Lynn Helms has opposed legislative efforts to separate the part of his job that promotes the oil and gas industry from the regulatory part of his job.

In 2015, North Dakota state senators introduced a bill to “strip the promotional side of the Department of Mineral Resources director’s role from the regulatory side” and move the “promotional side would be moved to the Department of Commerce” because the two roles were “incompatible.” Lynn Helms argued that the “bill would impair efforts at moving the industry forward and properly overseeing its activity.” The oil and gas industry also opposed the bill. [Nick Smith, “State oil regulator’s promotional role questioned,” Bismarck Tribune, 02/05/15]

Lynn Helms supported the construction of the Keystone XL Pipeline, which opponents argued “would lead to dramatic increases in greenhouse gas emissions and accelerate climate change.”

Lynn Helms testified before the House Committee on Science, Space and Technology in support of the construction of the Keystone XL Pipeline, which opponents argued “would lead to dramatic increases in greenhouse gas emissions and accelerate climate change.” Helms, director of mineral resources at the North Dakota Industrial Commission, argued in his testimony “that approval would help cut harmful emissions and make the transport of American oil much more efficient.” [Ben Wolfgang, “Keystone XL would reduce long-haul truck traffic, thus less emissions,” The Washington Times, 05/07/13]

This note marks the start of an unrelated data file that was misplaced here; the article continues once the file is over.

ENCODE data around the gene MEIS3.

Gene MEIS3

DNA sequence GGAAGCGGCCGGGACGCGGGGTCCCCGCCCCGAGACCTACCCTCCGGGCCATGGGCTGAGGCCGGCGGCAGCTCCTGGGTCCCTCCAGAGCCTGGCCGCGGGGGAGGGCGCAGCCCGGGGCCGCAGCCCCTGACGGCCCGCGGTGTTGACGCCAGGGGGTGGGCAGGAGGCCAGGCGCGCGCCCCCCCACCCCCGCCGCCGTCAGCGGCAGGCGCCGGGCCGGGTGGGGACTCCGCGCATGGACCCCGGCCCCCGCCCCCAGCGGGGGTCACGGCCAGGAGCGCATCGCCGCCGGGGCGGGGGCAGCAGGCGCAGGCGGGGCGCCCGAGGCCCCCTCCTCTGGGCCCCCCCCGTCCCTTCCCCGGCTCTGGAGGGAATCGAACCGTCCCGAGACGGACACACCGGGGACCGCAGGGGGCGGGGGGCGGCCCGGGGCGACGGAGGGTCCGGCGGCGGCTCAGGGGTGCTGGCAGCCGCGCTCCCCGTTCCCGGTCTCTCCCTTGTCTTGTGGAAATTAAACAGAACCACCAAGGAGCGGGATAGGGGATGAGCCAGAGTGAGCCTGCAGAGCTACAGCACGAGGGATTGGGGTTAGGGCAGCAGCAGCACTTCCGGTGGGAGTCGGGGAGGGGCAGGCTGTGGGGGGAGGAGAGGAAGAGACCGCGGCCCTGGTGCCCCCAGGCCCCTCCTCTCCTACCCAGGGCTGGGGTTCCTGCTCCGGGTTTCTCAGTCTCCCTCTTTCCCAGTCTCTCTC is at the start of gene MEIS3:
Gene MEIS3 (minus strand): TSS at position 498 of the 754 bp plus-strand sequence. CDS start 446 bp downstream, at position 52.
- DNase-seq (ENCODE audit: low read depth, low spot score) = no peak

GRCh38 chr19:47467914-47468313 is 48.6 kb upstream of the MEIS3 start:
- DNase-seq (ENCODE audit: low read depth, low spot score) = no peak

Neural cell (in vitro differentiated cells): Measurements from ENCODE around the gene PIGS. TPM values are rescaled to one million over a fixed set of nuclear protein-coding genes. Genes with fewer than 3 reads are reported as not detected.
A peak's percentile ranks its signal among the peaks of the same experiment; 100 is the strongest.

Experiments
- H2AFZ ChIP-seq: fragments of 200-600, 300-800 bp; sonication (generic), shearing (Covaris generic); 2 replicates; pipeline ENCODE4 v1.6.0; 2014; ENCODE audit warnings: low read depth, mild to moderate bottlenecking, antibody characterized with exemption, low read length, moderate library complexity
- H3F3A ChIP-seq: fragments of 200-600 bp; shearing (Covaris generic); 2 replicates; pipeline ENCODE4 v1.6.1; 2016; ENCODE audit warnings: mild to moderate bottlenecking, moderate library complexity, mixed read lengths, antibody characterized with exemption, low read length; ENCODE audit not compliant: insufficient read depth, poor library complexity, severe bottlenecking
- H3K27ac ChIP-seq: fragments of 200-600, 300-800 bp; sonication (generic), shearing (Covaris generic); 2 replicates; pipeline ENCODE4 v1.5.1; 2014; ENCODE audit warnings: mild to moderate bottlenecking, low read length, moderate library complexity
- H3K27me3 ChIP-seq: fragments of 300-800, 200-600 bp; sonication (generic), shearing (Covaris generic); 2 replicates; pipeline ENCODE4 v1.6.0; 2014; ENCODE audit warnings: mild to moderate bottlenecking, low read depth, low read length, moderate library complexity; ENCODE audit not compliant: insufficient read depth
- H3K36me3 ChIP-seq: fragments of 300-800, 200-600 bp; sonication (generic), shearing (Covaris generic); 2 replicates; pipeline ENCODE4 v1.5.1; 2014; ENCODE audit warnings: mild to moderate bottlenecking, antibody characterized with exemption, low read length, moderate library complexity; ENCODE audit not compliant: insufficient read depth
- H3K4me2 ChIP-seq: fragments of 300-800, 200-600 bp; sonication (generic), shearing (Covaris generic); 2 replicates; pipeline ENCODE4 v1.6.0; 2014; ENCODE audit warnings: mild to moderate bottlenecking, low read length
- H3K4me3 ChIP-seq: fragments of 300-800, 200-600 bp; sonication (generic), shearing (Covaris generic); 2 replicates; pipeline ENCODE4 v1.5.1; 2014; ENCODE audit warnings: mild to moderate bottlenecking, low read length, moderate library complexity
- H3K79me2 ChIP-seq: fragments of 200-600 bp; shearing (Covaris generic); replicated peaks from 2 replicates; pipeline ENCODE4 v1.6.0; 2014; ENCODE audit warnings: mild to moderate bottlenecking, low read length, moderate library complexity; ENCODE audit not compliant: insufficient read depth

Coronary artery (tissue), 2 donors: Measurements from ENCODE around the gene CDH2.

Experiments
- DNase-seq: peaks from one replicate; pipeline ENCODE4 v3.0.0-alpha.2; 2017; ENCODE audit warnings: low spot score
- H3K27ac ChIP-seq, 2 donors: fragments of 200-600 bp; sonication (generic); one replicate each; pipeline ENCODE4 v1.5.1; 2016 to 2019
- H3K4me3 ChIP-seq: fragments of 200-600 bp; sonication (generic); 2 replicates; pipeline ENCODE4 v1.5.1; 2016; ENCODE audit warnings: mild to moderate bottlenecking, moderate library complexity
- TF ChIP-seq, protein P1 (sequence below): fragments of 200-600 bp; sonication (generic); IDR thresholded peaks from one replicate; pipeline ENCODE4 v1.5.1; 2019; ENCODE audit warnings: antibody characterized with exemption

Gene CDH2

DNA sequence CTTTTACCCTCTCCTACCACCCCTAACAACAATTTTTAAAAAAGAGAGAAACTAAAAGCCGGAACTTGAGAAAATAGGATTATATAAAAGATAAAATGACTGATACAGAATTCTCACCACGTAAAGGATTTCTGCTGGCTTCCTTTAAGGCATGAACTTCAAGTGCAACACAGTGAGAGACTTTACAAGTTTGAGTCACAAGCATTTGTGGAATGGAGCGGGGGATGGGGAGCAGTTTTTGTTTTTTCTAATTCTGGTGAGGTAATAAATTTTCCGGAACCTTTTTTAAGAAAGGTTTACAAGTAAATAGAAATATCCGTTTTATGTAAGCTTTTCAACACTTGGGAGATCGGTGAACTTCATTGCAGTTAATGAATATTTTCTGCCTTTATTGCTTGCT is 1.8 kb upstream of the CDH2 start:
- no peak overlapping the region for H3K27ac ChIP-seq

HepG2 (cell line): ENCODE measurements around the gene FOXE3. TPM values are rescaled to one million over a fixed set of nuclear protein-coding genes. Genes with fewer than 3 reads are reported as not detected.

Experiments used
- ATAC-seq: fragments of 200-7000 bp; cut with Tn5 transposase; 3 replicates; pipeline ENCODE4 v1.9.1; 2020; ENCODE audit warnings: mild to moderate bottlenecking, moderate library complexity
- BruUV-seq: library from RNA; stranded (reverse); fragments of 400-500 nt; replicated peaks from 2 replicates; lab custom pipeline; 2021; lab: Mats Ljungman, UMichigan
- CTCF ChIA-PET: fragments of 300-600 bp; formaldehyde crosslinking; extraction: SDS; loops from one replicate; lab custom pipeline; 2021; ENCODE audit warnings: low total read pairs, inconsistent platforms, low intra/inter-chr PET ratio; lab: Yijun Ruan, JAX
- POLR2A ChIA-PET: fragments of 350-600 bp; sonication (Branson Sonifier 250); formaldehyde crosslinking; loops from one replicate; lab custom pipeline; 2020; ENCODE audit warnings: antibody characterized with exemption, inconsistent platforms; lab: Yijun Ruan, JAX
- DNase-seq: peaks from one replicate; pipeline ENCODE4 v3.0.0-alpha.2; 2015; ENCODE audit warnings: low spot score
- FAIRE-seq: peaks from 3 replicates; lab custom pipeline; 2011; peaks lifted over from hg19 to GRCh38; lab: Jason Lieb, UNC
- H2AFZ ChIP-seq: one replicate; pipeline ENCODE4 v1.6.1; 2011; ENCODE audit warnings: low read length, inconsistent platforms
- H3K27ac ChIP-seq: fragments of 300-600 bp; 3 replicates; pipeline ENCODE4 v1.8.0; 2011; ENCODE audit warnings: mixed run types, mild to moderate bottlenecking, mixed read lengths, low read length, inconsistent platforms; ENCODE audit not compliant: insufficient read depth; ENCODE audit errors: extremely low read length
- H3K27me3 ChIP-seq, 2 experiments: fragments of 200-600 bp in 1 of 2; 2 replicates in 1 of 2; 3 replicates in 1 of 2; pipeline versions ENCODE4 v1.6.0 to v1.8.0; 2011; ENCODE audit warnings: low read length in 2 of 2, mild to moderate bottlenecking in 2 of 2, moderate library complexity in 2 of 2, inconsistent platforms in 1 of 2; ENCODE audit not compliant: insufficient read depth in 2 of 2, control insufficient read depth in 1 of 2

Lynn Helms directed his employees to delete “reports and photos of oil spills from emergency managers and landowners and reports of discrepancies in gas flaring data.”

Lynn Helms, in May 2016, directed employees of the State Oil and Gas Division to “‘remove unnecessary emails.'” A year later, the emails were recovered after an open records request, and a review of the deleted emails found that “the department was permanently destroying records that included inter-agency communications, reports and photos of oil spills from emergency managers and landowners and reports of discrepancies in gas flaring data.” An undisclosed tip alleged that the “deletions were related to improper reporting and transportation of oil and valuable natural gas liquids.” [Lauren Donovan, “Deleted Oil and Gas Division emails resurrected as troublesome issue,” Bismarck Tribune, 05/19/17, and Tyler Axness, “Continued Calls for a Full Performance Audit of Oil and Gas Division is Warranted,” North Dakota Politics, 05/22/17]

Under Lynn Helms’ leadership, in 2013, the North Dakota Oil and Gas Division came under fire from environmental groups when it took the department 11 days to “inform the public of one of the largest oil spills in North Dakota history.”

Helms said that the Tesoro Pipeline’s “size, pipeline pressure and location put it beneath the minimum threshold for monitoring and testing requirements.” [Nick Smith, “Tioga oil leak prompts policy review by state,” Bismarck Tribune, 10/15/13]